Asserting that we could have preempted the crisis would make one guilty of the illusion of control. At the time of AFC, many economies did not even have a semblance of a systematic ledger of external debts by their own governments and much less, their private corporates. With capital flow dynamics driving the AFC on account of weakening market confidence and herding behavior, specific country moves were rather of limited efficacy be-cause like today’s virus, the AFC had several manifestations. In some countries, their overvalued exchange rates gave way to significant adjustments. Those with shaky banking system were undermined by a credit crunch. Overexposed to the debt markets, both domestic and external, some economies experienced further stress from high interest rates and large devaluation.

Radical uncertainty was most pronounced during the AFC. Holding hands together in overcoming future crises should be the way to go.

The ASEAN+3 book therefore echoes what many thought were the logical offshoots of the AFC including former general manager of the Bank for International Settlements (BIS), the late Andrew Crockett, who highlighted the importance of policy coordination. He did not refer to a formalized coordination of national economic policies which did not work in the past. Rather, it is getting the individual countries in the region to pursue “responsible, open and transparent policies, and to allow their exchange rates to move in a way that promotes the international adjustment process.” This approach is expected to gain more traction if mutual consistency of policy actions can be supported by regular exchange of information in international bodies like the IMF and the BIS, and in regional bodies like the AMRO and the ADB.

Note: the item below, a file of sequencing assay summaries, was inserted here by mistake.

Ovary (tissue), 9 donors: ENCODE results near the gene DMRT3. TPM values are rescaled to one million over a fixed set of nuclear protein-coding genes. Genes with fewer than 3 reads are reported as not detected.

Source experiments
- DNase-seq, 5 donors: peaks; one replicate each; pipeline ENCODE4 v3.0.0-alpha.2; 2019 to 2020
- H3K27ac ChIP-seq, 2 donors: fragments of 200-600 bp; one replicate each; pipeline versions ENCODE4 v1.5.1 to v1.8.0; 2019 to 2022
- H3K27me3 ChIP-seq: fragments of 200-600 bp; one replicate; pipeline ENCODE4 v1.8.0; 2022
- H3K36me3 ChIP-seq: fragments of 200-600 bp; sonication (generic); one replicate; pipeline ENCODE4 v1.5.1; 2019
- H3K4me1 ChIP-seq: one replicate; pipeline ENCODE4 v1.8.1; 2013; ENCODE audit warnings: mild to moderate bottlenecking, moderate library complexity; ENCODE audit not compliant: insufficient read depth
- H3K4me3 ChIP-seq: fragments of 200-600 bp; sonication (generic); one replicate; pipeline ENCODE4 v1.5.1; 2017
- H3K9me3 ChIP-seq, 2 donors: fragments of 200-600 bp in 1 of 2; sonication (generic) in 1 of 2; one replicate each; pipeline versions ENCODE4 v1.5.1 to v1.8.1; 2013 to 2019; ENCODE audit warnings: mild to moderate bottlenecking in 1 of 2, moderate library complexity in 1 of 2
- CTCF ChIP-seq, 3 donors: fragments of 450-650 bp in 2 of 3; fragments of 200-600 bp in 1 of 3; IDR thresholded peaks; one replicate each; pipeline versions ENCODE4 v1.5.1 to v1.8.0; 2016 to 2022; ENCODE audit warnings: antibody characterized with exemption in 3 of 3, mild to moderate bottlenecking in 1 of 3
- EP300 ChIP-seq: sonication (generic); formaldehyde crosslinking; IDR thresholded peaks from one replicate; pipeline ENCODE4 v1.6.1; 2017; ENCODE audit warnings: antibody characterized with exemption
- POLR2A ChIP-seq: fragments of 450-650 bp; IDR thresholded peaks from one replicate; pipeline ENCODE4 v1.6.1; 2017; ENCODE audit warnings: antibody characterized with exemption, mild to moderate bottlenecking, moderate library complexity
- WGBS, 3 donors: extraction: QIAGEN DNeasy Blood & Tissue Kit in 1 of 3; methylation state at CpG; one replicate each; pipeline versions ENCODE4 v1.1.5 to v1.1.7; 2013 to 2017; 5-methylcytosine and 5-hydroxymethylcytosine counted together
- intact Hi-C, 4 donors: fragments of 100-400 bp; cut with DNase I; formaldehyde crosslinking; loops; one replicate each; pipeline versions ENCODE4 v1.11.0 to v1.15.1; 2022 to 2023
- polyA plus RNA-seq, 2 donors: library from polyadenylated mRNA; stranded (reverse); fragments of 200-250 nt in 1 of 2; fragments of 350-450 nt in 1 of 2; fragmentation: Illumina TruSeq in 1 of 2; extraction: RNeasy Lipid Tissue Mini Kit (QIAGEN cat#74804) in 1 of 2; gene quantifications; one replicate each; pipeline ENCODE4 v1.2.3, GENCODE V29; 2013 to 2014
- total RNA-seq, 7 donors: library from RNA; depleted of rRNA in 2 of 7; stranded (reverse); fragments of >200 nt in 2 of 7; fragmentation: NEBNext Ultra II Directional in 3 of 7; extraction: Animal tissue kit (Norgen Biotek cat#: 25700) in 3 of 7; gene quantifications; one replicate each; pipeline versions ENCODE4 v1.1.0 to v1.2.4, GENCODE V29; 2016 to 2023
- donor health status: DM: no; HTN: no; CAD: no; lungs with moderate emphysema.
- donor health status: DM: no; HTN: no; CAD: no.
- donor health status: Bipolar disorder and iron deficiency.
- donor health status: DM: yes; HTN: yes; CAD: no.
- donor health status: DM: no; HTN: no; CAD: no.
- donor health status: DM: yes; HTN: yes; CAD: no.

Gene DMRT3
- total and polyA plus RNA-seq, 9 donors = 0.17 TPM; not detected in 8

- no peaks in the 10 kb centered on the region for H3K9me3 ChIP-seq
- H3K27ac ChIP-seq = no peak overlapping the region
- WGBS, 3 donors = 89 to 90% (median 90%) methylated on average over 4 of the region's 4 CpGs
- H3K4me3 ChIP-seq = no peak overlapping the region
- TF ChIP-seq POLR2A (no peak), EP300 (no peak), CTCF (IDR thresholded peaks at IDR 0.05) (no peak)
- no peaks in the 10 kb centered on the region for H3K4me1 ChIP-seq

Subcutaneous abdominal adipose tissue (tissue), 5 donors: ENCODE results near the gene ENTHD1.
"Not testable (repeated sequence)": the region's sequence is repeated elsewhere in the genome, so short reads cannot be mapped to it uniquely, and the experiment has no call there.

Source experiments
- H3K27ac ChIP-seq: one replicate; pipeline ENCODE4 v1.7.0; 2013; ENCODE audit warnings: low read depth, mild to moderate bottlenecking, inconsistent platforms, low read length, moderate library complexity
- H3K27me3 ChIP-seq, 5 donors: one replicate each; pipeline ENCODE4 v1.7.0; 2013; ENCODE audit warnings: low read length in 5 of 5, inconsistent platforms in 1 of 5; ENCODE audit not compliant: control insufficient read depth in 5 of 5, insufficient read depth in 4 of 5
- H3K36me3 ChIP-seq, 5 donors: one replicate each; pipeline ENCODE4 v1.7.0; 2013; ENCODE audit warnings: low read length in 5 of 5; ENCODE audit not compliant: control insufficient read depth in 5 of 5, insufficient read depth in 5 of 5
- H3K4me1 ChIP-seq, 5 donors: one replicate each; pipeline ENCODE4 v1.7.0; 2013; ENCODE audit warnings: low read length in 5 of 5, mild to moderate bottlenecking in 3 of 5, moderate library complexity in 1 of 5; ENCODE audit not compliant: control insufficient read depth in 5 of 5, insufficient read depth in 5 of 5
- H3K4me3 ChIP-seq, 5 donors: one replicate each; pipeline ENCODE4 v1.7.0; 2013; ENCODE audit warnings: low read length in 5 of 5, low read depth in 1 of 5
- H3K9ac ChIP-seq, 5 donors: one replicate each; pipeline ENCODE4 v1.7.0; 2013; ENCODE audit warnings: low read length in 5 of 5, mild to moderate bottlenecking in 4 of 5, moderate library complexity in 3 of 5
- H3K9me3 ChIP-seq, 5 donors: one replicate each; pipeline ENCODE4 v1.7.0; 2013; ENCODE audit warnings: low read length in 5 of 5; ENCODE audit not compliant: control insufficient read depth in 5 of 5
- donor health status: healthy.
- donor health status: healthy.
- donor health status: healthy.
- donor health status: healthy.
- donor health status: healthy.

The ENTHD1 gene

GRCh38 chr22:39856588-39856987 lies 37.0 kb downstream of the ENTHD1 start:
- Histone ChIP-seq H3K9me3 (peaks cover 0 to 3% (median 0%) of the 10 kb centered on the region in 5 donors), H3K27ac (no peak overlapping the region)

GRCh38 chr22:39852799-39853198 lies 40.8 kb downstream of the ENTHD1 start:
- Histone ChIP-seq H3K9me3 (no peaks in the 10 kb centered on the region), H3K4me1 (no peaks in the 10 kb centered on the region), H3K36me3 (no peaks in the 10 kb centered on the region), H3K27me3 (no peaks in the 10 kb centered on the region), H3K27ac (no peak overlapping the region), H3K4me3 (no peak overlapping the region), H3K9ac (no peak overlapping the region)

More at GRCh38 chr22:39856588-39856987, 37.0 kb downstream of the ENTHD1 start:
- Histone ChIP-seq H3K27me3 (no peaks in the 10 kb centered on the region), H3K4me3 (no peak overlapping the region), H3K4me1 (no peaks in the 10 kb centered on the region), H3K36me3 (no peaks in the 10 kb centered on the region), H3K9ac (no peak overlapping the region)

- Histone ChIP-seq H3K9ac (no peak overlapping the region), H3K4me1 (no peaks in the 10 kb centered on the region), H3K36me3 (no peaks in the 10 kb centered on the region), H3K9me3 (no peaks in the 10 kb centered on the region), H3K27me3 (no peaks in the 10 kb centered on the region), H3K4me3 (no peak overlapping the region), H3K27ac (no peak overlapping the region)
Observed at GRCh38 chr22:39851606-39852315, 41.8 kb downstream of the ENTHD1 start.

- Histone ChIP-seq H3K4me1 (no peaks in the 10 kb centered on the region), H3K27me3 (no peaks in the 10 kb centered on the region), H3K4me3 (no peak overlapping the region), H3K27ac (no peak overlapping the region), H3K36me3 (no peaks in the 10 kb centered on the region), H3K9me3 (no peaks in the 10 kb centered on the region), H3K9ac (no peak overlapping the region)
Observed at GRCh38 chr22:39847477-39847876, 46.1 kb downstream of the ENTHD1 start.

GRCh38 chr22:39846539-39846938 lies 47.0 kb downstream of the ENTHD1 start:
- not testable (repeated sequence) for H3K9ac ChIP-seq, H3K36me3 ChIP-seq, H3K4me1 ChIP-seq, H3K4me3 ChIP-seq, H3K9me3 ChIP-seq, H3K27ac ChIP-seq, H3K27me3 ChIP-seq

The book could not be more recent and relevant. In its concluding section, the book called for mitigating the health pandemic by stepping up regional financial cooperation and making the regional economies more re-silient to the viral challenge. AMRO will have to stretch its flexibility in terms of extending longer maturity liquidity support, strengthening the operational readiness of the CMIM through enhanced surveillance, and de-velop more complementarities with the Fund.

Post-pandemic recovery is the next challenge for the region. A multilateral approach remains relevant. No one can do it alone. n

DIWA C. GUINIGUNDO is the former deputy governor for the Monetary and Economics Sector, the Bangko Sentral ng Pilipinas (BSP). He served the BSP for 41 years. In 2001-2003, he was alternate executive director at the International Monetary Fund in Washington, DC. He is the senior pastor of the Fullness of Christ International Ministries in Mandaluyong.